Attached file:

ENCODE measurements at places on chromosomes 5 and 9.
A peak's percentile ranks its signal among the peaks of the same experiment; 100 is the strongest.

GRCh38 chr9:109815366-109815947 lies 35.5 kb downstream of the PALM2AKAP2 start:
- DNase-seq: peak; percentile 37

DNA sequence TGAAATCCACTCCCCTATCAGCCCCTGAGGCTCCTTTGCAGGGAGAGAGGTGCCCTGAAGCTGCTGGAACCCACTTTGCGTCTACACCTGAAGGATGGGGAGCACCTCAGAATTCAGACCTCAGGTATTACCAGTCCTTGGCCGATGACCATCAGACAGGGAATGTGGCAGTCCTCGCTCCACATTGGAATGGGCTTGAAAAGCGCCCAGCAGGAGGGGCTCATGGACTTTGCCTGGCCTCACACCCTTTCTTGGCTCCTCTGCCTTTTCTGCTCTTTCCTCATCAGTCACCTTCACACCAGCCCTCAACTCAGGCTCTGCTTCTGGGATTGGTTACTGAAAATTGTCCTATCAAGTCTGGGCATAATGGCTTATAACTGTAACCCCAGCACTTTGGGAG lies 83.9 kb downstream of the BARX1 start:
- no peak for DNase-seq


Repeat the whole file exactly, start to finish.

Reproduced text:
ENCODE measurements at places on chromosomes 5 and 9.
A peak's percentile ranks its signal among the peaks of the same experiment; 100 is the strongest.

GRCh38 chr9:109815366-109815947 lies 35.5 kb downstream of the PALM2AKAP2 start:
- DNase-seq: peak; percentile 37

DNA sequence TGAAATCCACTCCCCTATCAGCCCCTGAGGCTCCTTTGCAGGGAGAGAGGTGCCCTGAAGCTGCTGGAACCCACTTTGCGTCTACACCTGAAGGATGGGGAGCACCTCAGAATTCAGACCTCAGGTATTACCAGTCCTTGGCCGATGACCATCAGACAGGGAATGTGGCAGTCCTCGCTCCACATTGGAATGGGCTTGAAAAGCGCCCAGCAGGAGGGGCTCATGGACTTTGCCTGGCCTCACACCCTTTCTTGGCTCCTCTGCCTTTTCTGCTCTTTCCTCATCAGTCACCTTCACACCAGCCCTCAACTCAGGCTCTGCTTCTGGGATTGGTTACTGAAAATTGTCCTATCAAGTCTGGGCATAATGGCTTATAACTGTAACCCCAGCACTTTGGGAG lies 83.9 kb downstream of the BARX1 start:
- no peak for DNase-seq